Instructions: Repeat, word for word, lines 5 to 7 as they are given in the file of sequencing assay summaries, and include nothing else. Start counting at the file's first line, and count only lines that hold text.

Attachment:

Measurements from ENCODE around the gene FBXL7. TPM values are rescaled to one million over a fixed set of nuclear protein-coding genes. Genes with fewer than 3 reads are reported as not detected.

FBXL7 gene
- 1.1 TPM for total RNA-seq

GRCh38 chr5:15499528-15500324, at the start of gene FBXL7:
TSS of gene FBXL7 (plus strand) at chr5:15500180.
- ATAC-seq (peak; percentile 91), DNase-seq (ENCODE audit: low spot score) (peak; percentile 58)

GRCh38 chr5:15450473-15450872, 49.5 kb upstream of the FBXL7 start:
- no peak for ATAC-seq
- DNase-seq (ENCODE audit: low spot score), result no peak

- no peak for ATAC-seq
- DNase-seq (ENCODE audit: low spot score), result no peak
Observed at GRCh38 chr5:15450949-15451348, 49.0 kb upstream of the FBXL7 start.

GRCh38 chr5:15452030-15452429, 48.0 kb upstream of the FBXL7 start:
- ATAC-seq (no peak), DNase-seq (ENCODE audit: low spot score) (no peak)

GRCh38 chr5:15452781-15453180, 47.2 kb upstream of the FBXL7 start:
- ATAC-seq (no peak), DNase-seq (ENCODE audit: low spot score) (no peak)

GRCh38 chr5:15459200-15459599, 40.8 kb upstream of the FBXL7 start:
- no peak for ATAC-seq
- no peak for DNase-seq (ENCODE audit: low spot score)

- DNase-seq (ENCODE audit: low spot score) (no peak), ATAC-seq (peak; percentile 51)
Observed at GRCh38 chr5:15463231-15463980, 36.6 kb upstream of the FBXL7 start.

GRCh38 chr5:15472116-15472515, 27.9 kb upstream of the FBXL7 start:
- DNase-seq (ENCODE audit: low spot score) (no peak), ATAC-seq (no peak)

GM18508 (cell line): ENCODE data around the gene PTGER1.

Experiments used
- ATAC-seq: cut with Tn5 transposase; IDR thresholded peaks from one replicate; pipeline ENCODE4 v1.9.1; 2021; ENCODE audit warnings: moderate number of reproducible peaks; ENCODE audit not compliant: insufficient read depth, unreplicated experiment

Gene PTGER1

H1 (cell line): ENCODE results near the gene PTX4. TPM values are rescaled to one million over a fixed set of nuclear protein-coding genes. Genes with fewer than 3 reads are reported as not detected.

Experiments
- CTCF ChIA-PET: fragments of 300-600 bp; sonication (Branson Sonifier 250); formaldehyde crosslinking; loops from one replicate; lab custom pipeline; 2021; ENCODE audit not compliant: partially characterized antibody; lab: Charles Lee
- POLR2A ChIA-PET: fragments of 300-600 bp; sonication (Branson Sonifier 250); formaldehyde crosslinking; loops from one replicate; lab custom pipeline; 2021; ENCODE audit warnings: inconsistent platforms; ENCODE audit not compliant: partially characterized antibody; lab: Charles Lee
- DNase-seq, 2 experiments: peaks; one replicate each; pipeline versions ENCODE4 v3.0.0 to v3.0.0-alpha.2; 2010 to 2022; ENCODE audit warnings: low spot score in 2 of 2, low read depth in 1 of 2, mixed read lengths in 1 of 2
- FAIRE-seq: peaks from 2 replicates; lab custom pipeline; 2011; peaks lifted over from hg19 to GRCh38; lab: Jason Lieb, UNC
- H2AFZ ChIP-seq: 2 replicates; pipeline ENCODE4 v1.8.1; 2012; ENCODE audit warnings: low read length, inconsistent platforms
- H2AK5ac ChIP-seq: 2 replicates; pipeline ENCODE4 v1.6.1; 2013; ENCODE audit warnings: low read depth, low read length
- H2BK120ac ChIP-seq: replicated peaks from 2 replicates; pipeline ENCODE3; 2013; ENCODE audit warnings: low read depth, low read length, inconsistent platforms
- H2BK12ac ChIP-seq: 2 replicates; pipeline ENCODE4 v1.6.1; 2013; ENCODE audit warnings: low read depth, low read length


TSS of gene FBXL7 (plus strand) at chr5:15500180.
- ATAC-seq (peak; percentile 91), DNase-seq (ENCODE audit: low spot score) (peak; percentile 58)

GRCh38 chr5:15450473-15450872, 49.5 kb upstream of the FBXL7 start: